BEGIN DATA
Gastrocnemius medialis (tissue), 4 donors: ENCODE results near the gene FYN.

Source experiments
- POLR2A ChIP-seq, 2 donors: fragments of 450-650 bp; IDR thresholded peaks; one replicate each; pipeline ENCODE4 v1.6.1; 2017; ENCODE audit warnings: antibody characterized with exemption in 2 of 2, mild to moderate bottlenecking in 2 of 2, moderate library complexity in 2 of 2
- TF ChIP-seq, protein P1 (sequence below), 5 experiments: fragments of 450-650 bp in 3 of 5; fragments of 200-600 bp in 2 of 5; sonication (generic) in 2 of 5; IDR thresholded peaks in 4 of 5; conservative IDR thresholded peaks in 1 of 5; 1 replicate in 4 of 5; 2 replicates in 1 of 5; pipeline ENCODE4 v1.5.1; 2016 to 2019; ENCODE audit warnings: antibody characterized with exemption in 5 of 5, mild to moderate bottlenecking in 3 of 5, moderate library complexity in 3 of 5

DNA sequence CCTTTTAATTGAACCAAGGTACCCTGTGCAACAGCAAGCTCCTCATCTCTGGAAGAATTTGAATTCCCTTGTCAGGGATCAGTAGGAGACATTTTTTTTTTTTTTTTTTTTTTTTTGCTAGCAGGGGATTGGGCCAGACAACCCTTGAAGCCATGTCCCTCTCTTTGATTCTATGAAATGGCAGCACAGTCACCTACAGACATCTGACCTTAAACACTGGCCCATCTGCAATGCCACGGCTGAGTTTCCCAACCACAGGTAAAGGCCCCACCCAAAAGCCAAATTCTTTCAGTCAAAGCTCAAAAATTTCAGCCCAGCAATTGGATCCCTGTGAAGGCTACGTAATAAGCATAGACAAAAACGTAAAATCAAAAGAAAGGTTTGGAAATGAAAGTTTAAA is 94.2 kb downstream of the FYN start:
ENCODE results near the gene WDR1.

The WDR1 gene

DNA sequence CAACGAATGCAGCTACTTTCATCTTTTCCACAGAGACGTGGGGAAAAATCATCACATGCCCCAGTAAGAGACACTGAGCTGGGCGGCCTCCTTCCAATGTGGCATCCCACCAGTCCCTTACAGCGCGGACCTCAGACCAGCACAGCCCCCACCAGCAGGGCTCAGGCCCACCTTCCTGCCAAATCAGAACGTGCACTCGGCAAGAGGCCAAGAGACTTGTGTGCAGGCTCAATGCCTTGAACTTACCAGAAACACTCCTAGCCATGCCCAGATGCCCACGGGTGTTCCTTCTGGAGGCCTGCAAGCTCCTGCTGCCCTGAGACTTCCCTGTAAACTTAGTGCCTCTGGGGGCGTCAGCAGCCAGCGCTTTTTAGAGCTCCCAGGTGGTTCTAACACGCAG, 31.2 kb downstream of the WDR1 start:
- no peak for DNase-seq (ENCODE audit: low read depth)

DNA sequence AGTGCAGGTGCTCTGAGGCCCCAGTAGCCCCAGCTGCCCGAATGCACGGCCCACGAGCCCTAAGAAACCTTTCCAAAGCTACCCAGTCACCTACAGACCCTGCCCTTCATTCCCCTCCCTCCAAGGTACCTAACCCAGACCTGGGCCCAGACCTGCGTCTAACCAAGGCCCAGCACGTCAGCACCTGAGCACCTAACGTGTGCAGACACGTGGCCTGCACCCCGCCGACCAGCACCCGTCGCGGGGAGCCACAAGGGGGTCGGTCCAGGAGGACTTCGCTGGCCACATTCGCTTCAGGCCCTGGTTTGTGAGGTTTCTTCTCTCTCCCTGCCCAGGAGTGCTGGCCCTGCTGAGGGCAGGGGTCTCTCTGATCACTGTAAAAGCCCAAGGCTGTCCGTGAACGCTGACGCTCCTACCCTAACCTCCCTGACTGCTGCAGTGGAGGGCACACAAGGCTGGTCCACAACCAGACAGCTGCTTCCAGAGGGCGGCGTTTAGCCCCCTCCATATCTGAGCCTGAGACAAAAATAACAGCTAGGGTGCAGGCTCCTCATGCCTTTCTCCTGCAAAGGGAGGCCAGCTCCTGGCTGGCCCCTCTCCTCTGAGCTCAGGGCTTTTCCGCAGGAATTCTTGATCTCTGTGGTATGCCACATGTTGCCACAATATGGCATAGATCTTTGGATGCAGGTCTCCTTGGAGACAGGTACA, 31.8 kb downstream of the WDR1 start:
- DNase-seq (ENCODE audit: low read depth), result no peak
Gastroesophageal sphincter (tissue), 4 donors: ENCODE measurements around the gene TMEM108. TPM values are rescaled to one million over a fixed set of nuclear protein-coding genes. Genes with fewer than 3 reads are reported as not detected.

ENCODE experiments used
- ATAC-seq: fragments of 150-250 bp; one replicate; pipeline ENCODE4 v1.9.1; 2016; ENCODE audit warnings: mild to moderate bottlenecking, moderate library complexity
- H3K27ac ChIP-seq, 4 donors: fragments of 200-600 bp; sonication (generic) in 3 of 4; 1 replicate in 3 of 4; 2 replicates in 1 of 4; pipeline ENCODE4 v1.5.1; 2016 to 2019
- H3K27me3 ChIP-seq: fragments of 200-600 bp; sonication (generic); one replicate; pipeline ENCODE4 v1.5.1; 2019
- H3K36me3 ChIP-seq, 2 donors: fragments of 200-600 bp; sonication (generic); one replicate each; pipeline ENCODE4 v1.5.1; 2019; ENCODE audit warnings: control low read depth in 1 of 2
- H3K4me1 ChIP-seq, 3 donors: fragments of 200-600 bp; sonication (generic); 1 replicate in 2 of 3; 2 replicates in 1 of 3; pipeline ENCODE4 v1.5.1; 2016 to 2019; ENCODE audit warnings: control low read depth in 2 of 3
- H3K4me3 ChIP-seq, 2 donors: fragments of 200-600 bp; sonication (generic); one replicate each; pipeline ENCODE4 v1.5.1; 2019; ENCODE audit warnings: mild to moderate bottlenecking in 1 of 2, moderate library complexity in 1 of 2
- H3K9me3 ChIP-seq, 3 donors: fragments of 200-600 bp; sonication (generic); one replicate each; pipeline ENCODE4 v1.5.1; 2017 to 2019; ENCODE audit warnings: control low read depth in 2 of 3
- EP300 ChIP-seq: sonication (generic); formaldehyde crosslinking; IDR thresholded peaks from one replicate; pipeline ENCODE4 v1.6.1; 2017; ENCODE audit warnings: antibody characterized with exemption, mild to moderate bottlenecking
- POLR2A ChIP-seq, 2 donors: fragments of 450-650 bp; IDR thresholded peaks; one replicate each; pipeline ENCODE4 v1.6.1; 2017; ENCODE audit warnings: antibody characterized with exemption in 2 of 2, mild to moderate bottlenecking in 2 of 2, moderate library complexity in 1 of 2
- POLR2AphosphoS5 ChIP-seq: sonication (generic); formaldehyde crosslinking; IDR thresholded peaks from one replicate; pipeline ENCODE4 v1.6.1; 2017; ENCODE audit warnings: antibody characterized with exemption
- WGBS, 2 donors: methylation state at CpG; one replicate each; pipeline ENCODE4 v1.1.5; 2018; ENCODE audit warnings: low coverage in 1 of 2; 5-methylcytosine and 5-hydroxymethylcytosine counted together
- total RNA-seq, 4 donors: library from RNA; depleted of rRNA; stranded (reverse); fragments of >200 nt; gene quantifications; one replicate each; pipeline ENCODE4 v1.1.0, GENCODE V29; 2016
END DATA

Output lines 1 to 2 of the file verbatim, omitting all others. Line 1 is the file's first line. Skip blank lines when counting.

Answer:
Gastrocnemius medialis (tissue), 4 donors: ENCODE results near the gene FYN.

Source experiments